In 2012, Microsoft introduced us to the “Metro” design language that was aimed to challenge the established mobile platform, iOS, and Android. Some elements of this “Metro” design language passed on to the next generation of windows, windows 10, and was rebranded into “Fluent Design System”. While it is not 100% applied to every app on windows 10 we can see a trend where Microsoft is pushing more and more developer to built on the more modern app user interface.
Microsoft is not alone in pushing the modern program interface into their computer operating system. Apple recently announced that in the new macOS Mojave they will add their News, Stocks, Voice Memos, and Home apps similar to their iOS counterpart. Also, they announced they will add some key framework from the iOS UIKit to the macOS. It is a long shot from apple but it is a start of a revolution that will bring millions of apps from iOS to the macOS.
What is all of this means? Well, it seems to me that we are heading towards a future where we will have a uniﬁed experience between the mobile and desktop application albeit it will take some time to get there.
It’s all about the internet
You might be tired of hearing the phrase, the internet of things. However, this has never been more prevalent than ever before. If we try to look for the past 24 hours of our life, how many times did we connect to the internet? Whether just to scroll at our social media, watching some random stuﬀ on YouTube, or even do some serious work on some platform such as Google Drive or Oﬃce 365 online, our life is always connected to the internet.
It is rather hard to admit, but I myself can be categorized as an Internet addict. With or without me realizing, I always try to get myself distracted by all the stuﬀ we can do on the internet. The internet has taken over almost all of my digital life.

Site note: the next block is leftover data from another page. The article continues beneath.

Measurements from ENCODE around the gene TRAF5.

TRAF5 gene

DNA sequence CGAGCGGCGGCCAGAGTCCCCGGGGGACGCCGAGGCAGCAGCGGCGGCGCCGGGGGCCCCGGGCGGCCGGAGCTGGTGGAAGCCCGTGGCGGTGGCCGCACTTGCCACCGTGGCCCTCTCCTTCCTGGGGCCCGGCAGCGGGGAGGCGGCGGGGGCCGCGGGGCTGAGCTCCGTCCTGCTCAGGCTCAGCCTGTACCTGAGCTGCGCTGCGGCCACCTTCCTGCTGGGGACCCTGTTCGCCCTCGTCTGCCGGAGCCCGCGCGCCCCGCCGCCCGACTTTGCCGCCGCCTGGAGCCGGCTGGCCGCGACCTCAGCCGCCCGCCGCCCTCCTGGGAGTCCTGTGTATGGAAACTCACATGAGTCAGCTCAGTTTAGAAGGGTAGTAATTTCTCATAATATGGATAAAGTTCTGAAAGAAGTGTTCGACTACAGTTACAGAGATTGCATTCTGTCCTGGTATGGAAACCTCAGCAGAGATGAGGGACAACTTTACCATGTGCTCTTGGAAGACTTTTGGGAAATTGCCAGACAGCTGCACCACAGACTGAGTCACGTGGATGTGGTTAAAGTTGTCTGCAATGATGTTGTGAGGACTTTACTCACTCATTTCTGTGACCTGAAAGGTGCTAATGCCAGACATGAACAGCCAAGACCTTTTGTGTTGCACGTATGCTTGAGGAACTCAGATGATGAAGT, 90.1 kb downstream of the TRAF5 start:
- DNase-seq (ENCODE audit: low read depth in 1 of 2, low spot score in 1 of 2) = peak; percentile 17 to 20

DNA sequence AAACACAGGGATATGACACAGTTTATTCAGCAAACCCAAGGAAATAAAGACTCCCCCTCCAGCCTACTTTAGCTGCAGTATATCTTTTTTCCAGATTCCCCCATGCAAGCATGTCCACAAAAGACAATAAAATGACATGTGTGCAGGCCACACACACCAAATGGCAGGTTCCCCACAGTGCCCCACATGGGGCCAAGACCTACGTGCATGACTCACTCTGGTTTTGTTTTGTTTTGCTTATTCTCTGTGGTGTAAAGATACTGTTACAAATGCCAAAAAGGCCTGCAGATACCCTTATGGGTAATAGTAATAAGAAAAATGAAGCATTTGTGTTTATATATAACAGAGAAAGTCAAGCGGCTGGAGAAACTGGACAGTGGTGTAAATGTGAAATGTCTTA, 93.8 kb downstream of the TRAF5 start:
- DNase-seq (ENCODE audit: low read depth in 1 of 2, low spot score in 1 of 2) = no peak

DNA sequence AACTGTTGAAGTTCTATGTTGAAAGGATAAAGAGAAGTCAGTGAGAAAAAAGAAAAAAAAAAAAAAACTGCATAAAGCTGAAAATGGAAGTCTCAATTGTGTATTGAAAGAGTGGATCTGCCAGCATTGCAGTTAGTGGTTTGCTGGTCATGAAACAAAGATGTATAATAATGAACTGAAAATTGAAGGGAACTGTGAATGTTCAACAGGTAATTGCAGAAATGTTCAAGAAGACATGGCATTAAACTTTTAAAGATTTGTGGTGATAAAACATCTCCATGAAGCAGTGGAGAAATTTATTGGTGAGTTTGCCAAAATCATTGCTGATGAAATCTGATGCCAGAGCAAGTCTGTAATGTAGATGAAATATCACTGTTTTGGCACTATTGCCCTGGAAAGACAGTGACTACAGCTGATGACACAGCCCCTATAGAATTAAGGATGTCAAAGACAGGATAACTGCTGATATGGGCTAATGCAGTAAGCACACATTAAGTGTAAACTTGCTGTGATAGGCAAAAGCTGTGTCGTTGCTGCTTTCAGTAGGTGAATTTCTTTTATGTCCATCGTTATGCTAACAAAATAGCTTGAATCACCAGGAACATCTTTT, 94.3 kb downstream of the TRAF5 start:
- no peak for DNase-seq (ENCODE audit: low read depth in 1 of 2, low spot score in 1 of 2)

No longer I download movies or buy DVD, there is Netﬂix for that.
Want to work on the go? Just power up Google Drive and I’m good to go.
It is amazing to think that in 5 years, I have moved on from the mindset ‘internet is a complementary thing’ to ‘it is necessary’. Now it is hard to imagine how my life would be without the internet. Not because I won’t be able to live without it but I might not be as eﬃcient or as productive as I can be.
There is this great quote from Google’s CEO, Sundar Pichai,
“The thing that attracted me to Google and to [the] internet, in general, is that it’s a great equalizer. I’ve always been struck by the fact that Google search worked the same as long as you had access to a computer with connectivity, [whether] you were a rural kid anywhere or a professor at Stanford or Harvard.”
I know it is really cliche for me to say that Sundar Pichai is trying to turn every smartphone into a supercomputer but that is really what he seems to be doing. It impossible to give everyone a supercomputer in their pocket but it is possible to give us access to a supercomputer through the internet.
To sum things up, I believe we are in the middle of a revolution. A revolution that will change the way people work, communicate, and interact with each other. I believe that sooner than later, we will live in a world where our tablet is enough to fulﬁll our needs both
for works and fun. And when that happens, it will ﬁnally be okay to ask “what is a computer”.